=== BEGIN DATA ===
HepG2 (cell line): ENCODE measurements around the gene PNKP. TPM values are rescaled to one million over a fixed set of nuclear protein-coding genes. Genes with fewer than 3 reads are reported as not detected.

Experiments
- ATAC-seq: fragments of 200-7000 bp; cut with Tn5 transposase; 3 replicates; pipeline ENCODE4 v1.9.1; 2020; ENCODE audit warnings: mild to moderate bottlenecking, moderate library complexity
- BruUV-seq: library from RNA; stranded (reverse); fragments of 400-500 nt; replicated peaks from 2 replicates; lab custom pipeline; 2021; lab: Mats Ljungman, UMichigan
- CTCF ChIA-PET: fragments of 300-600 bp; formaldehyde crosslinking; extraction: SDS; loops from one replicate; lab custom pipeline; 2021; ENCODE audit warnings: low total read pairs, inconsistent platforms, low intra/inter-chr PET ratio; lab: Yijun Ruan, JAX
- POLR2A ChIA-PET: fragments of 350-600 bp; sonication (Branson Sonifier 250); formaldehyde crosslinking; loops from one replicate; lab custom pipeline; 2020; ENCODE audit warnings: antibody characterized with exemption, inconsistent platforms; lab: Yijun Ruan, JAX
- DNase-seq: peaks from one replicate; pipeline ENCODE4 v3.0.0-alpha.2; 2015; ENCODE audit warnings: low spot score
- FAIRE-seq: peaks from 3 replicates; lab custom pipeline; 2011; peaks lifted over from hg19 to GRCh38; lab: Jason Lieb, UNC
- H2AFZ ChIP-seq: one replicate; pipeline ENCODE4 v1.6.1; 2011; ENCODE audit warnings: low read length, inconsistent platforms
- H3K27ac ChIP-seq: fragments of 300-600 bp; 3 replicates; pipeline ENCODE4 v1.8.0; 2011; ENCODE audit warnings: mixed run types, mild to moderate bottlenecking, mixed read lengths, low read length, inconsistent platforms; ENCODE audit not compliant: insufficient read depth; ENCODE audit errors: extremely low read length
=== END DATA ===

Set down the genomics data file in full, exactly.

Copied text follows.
HepG2 (cell line): ENCODE measurements around the gene PNKP. TPM values are rescaled to one million over a fixed set of nuclear protein-coding genes. Genes with fewer than 3 reads are reported as not detected.

Experiments
- ATAC-seq: fragments of 200-7000 bp; cut with Tn5 transposase; 3 replicates; pipeline ENCODE4 v1.9.1; 2020; ENCODE audit warnings: mild to moderate bottlenecking, moderate library complexity
- BruUV-seq: library from RNA; stranded (reverse); fragments of 400-500 nt; replicated peaks from 2 replicates; lab custom pipeline; 2021; lab: Mats Ljungman, UMichigan
- CTCF ChIA-PET: fragments of 300-600 bp; formaldehyde crosslinking; extraction: SDS; loops from one replicate; lab custom pipeline; 2021; ENCODE audit warnings: low total read pairs, inconsistent platforms, low intra/inter-chr PET ratio; lab: Yijun Ruan, JAX
- POLR2A ChIA-PET: fragments of 350-600 bp; sonication (Branson Sonifier 250); formaldehyde crosslinking; loops from one replicate; lab custom pipeline; 2020; ENCODE audit warnings: antibody characterized with exemption, inconsistent platforms; lab: Yijun Ruan, JAX
- DNase-seq: peaks from one replicate; pipeline ENCODE4 v3.0.0-alpha.2; 2015; ENCODE audit warnings: low spot score
- FAIRE-seq: peaks from 3 replicates; lab custom pipeline; 2011; peaks lifted over from hg19 to GRCh38; lab: Jason Lieb, UNC
- H2AFZ ChIP-seq: one replicate; pipeline ENCODE4 v1.6.1; 2011; ENCODE audit warnings: low read length, inconsistent platforms
- H3K27ac ChIP-seq: fragments of 300-600 bp; 3 replicates; pipeline ENCODE4 v1.8.0; 2011; ENCODE audit warnings: mixed run types, mild to moderate bottlenecking, mixed read lengths, low read length, inconsistent platforms; ENCODE audit not compliant: insufficient read depth; ENCODE audit errors: extremely low read length